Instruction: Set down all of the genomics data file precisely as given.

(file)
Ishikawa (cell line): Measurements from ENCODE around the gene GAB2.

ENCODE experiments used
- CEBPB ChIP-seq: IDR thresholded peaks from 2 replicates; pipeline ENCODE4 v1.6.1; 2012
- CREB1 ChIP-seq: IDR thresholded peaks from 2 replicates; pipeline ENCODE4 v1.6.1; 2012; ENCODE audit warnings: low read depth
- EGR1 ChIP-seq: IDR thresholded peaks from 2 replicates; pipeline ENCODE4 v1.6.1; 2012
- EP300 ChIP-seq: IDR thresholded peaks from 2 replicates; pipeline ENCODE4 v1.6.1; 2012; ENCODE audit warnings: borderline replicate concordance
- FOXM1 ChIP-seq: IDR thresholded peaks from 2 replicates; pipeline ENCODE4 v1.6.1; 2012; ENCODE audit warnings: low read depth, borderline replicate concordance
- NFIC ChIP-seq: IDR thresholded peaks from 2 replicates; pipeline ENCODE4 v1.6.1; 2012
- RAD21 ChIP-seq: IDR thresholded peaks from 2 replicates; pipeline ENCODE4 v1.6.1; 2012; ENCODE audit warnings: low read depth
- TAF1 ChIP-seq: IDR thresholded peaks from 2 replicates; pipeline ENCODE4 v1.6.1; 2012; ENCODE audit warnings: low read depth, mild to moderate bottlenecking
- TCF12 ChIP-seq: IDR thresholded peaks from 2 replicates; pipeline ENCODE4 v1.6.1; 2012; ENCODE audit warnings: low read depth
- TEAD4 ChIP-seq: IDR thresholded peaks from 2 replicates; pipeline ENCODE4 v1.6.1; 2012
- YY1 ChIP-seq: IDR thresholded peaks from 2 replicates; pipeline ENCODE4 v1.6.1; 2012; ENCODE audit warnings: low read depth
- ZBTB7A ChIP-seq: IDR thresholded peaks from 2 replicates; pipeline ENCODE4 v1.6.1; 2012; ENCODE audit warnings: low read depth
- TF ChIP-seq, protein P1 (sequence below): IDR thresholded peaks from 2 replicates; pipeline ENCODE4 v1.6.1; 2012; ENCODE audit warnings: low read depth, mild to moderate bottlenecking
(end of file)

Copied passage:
Ishikawa (cell line): Measurements from ENCODE around the gene GAB2.

ENCODE experiments used
- CEBPB ChIP-seq: IDR thresholded peaks from 2 replicates; pipeline ENCODE4 v1.6.1; 2012
- CREB1 ChIP-seq: IDR thresholded peaks from 2 replicates; pipeline ENCODE4 v1.6.1; 2012; ENCODE audit warnings: low read depth
- EGR1 ChIP-seq: IDR thresholded peaks from 2 replicates; pipeline ENCODE4 v1.6.1; 2012
- EP300 ChIP-seq: IDR thresholded peaks from 2 replicates; pipeline ENCODE4 v1.6.1; 2012; ENCODE audit warnings: borderline replicate concordance
- FOXM1 ChIP-seq: IDR thresholded peaks from 2 replicates; pipeline ENCODE4 v1.6.1; 2012; ENCODE audit warnings: low read depth, borderline replicate concordance
- NFIC ChIP-seq: IDR thresholded peaks from 2 replicates; pipeline ENCODE4 v1.6.1; 2012
- RAD21 ChIP-seq: IDR thresholded peaks from 2 replicates; pipeline ENCODE4 v1.6.1; 2012; ENCODE audit warnings: low read depth
- TAF1 ChIP-seq: IDR thresholded peaks from 2 replicates; pipeline ENCODE4 v1.6.1; 2012; ENCODE audit warnings: low read depth, mild to moderate bottlenecking
- TCF12 ChIP-seq: IDR thresholded peaks from 2 replicates; pipeline ENCODE4 v1.6.1; 2012; ENCODE audit warnings: low read depth
- TEAD4 ChIP-seq: IDR thresholded peaks from 2 replicates; pipeline ENCODE4 v1.6.1; 2012
- YY1 ChIP-seq: IDR thresholded peaks from 2 replicates; pipeline ENCODE4 v1.6.1; 2012; ENCODE audit warnings: low read depth
- ZBTB7A ChIP-seq: IDR thresholded peaks from 2 replicates; pipeline ENCODE4 v1.6.1; 2012; ENCODE audit warnings: low read depth
- TF ChIP-seq, protein P1 (sequence below): IDR thresholded peaks from 2 replicates; pipeline ENCODE4 v1.6.1; 2012; ENCODE audit warnings: low read depth, mild to moderate bottlenecking